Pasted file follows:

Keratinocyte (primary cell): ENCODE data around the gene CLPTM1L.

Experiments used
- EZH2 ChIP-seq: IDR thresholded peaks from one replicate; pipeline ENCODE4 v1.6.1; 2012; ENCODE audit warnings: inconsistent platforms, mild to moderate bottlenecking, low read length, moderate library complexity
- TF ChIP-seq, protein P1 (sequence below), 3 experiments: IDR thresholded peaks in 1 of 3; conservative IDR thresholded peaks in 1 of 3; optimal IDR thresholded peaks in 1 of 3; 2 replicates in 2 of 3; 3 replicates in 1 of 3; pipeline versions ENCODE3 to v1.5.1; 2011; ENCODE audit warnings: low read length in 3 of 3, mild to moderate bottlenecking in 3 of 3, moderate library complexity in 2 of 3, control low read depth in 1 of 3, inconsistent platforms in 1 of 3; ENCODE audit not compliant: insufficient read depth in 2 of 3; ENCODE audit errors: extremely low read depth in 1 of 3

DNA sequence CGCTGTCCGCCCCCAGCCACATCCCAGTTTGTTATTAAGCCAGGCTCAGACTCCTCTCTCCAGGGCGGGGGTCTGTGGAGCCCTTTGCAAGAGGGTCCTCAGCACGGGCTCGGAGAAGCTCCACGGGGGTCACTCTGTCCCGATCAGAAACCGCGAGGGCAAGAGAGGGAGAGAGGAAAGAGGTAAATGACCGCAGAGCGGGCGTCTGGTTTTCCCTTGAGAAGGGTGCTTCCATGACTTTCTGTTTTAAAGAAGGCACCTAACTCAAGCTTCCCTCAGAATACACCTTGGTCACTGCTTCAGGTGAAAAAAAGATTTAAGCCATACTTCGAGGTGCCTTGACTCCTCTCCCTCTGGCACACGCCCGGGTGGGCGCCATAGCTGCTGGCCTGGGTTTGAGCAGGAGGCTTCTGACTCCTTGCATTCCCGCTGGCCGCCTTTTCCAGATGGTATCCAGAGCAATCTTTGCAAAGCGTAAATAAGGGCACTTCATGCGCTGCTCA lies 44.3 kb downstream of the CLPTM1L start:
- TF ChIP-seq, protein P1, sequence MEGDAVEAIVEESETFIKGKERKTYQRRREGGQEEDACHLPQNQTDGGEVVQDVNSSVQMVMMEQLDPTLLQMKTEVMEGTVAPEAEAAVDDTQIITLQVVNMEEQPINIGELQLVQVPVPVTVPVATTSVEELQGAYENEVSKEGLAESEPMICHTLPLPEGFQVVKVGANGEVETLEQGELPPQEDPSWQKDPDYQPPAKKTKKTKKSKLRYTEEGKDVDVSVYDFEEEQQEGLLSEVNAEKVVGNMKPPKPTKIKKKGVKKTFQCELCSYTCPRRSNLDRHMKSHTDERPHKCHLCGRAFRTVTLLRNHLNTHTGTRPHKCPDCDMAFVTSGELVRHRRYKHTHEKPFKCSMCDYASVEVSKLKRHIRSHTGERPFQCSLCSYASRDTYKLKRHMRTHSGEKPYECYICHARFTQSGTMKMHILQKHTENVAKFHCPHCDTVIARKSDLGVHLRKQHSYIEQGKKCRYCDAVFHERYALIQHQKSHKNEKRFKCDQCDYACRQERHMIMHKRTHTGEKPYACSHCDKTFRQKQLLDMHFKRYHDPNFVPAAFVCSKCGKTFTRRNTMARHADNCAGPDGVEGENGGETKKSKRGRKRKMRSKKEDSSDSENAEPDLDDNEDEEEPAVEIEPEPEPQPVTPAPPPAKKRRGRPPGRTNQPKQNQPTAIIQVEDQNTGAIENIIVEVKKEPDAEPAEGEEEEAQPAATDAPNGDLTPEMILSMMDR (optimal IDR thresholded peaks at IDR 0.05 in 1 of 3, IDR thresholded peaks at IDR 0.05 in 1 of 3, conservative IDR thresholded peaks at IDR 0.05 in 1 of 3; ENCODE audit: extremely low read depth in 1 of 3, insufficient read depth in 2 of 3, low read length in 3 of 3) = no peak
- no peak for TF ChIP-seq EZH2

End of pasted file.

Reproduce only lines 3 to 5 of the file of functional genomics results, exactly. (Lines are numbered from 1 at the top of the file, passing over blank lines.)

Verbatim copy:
- EZH2 ChIP-seq: IDR thresholded peaks from one replicate; pipeline ENCODE4 v1.6.1; 2012; ENCODE audit warnings: inconsistent platforms, mild to moderate bottlenecking, low read length, moderate library complexity
- TF ChIP-seq, protein P1 (sequence below), 3 experiments: IDR thresholded peaks in 1 of 3; conservative IDR thresholded peaks in 1 of 3; optimal IDR thresholded peaks in 1 of 3; 2 replicates in 2 of 3; 3 replicates in 1 of 3; pipeline versions ENCODE3 to v1.5.1; 2011; ENCODE audit warnings: low read length in 3 of 3, mild to moderate bottlenecking in 3 of 3, moderate library complexity in 2 of 3, control low read depth in 1 of 3, inconsistent platforms in 1 of 3; ENCODE audit not compliant: insufficient read depth in 2 of 3; ENCODE audit errors: extremely low read depth in 1 of 3

DNA sequence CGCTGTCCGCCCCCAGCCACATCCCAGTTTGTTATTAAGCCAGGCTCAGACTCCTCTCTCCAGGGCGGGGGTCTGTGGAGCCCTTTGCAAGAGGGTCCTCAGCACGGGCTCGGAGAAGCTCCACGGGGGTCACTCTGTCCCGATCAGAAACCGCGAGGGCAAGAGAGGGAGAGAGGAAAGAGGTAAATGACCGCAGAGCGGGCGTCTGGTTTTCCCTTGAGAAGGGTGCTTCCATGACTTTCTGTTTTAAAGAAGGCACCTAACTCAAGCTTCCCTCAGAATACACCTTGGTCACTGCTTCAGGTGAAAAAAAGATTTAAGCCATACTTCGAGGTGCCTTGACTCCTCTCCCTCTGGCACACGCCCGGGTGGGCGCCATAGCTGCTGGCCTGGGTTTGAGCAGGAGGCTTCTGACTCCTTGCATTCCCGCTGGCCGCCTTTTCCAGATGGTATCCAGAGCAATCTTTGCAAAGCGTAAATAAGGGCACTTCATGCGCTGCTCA lies 44.3 kb downstream of the CLPTM1L start: